Springfield boutique trying to keep up with face mask orders as CDC recommends face coverings

For every mask ordered from Bobby K Boutique, another mask is donated to Jacksonville nurses in need.

JACKSONVILLE, Fla. – New recommendations coming from the CDC on Friday say wearing cloth face coverings in public like grocery stores and pharmacies is a good idea, especially in areas where community transmission can happen.

Now that people are looking for masks, a small business in Springfield is selling them, but it is also empowering others to make their own masks at home and donating to health care workers in need.

“What has changed in our recommendation? Well, it’s important to know that we now know from recent studies that a significant portion of individuals with coronavirus lack symptoms,” said Vice Admiral Jerome Adams U.S. Surgeon General “They’re what we call asymptomatic. And then even those who eventually become presymptomatic, meaning that they will develop symptoms in the future, can transmit the virus to others before they show symptoms.”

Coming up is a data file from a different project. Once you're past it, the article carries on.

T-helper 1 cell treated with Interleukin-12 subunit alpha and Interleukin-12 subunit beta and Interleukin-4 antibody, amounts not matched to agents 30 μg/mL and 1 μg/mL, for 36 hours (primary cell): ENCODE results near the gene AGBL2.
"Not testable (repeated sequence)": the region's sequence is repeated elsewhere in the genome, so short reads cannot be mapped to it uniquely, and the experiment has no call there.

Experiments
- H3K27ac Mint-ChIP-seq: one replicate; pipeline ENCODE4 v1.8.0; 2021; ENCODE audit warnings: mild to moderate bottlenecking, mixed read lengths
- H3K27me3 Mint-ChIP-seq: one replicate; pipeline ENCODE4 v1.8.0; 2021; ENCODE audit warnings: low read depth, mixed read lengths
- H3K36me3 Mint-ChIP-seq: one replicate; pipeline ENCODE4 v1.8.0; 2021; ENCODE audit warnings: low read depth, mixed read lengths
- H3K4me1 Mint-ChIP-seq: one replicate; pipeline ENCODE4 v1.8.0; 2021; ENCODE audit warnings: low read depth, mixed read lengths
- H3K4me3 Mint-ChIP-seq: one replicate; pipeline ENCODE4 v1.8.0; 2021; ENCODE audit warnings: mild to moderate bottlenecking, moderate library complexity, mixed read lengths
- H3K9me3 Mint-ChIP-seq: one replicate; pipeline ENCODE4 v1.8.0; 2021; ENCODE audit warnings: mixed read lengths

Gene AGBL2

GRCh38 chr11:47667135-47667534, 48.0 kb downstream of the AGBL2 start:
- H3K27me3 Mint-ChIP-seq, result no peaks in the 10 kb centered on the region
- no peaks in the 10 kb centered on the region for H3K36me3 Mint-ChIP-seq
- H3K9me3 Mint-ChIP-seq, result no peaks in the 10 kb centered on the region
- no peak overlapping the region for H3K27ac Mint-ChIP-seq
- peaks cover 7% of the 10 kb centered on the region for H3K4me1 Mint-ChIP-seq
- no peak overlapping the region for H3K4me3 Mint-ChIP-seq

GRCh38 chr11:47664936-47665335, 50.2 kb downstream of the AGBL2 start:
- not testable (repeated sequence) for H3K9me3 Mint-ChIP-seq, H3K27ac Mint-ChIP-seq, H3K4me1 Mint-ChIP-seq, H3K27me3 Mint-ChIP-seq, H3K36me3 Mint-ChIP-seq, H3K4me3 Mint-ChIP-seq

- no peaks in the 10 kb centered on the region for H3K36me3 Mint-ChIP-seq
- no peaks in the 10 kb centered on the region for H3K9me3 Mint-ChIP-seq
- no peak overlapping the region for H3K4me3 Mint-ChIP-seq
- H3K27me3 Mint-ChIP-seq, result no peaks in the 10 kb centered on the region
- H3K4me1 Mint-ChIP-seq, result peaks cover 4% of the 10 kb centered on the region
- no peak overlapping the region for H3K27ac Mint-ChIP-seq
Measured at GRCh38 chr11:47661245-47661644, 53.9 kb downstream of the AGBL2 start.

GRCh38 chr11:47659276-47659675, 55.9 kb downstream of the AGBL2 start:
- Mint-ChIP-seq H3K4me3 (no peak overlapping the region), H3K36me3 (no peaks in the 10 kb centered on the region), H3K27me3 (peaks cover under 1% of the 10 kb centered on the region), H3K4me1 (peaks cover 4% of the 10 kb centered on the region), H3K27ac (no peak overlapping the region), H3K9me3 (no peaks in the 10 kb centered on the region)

And without knowing who has the virus or not, the CDC wants people to take this precaution.

Bobby K Boutique in Springfield is trying to help.

Last Monday, the owner of the store, Bobby Kelley, thought showing customers how to make a mask at home would be a fun idea. So he posted them of Facebook and 30 minutes later the requests came rushing in.

RELATED | Jacksonville boutique sewing face masks for health care workers & the community

It blossomed into thousands of orders. For every mask ordered for $10, the second is donated to local nurses in need.

Kelley and a team of sewers have been working 14 hours a day to make sure that anyone who needs a mask gets it.

“We know its not an N-95 mask but it is helping people be more aware about touching their face and if you’ve got it it is a preventive measure to not give it to other people,” said Kelley.

The cloth face coverings recommended are not surgical masks or N-95 respirators. Those are critical supplies that must continue to be reserved for healthcare workers and other medical first responders, as recommended by current CDC guidance.

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